Time to reflect on the vegetable(s) I enjoyed towards the end of the summer.
The beetroot has increased in size since blood & bone was scattered in at seed planting time. It doesn’t smell particularly nice (stand down wind if you possibly can), but it has certainly made a difference. A friend said “all the good stuff does smell bad” and I think she’s probably right! The rainbow carrots produced well too, and like the beetroot, can really just be left alone after sowing to do their own thing. Sadly, they taste no different, at least I don’t think so. But they make a pretty roast!
Corn was fun to grow and mostly trouble free. To maximise space, I decided to grow some pumpkins and squash at the corners of the same bed. It wasn’t quite achieving the “three sisters” companion planting of pumpkin, corn and beans, but a respectable effort. Next time: plant less! There is only a small window to enjoy corn at its best. I managed to give some away, but I was still left with some rather dry corn, which even in fritters was not the greatest celebration of all that home growing!
Then we come to the pumpkin growing itself. A mixed bag really. November wind decimated the large seedlings I’d planted out in late October. One by one, their leaves were stripped. I had a few ‘less choice’ seedlings as back ups, but all the labels got mixed up. So I direct sowed a selection at the corners of the bed: Atlantic Giant pumpkin, butternut squash and sunbeam squash (the funny flying saucers). From this late sowing, I’ve produced two 8kg pumpkins – Atlantic Giant certainly lives up to the name. The spoil from cutting them up goes to feed the worms in my new Hungry Bin worm farm.There are two green butternuts still lolling about the garden but as its late May, I’m not hopeful they’ll colour up in time. It’s true, the big leafed vines of these plants do march all over the garden. But they certainly make it lush and jungly!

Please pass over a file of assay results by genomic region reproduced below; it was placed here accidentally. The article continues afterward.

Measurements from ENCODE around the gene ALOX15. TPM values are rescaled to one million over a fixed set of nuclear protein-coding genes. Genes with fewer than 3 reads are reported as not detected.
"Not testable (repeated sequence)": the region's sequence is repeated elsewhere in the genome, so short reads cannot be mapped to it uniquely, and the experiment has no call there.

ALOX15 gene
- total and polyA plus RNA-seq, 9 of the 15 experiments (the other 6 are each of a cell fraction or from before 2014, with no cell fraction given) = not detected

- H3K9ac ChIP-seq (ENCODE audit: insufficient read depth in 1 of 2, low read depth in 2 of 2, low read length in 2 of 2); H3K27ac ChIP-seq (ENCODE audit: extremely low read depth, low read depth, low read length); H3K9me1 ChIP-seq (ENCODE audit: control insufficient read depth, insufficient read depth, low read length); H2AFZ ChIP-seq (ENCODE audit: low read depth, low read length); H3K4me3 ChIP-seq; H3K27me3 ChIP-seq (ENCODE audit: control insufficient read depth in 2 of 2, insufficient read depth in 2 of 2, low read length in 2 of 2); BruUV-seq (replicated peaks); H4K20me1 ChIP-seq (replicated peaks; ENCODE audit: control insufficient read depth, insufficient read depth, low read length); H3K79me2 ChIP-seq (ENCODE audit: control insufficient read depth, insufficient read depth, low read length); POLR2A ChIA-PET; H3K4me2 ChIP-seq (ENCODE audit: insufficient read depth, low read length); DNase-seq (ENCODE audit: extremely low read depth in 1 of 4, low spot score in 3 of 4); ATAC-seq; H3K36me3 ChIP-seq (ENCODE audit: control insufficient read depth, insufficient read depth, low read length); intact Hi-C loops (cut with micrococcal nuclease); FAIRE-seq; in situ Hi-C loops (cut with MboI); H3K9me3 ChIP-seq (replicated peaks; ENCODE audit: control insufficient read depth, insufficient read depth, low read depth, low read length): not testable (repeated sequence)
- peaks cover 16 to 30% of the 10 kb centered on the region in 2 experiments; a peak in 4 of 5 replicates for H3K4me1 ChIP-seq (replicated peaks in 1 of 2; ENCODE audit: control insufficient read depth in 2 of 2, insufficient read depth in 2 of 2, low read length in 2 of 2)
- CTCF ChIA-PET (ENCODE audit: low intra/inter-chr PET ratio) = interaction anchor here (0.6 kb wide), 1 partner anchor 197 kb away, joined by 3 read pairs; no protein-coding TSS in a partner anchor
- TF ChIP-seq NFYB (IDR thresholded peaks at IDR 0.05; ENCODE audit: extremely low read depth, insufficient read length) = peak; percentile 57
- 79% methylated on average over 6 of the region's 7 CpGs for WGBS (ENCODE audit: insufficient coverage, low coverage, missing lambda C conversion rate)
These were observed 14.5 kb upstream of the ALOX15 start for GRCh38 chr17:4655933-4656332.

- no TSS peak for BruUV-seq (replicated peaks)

Growing a mix of tomatoes has been fun, but by far and large the most abundant cropper has been the Yellow Pear cherry tomato. Cups full of them every few days. Towards the end, I had to reduce them all into a delicious pasta sauce with the giant basil growing nearby. The seaweed base I planted the tomatoes into prooved too good and the growth went mad without necessarily lots more fruit. Growing them in a row at the back of the bed made them hard to get to for constant thinning and tying up. Hopefully by next summer, that seaweed has mellowed, and I’ll try growing them in a squarer bed at the corners for better access.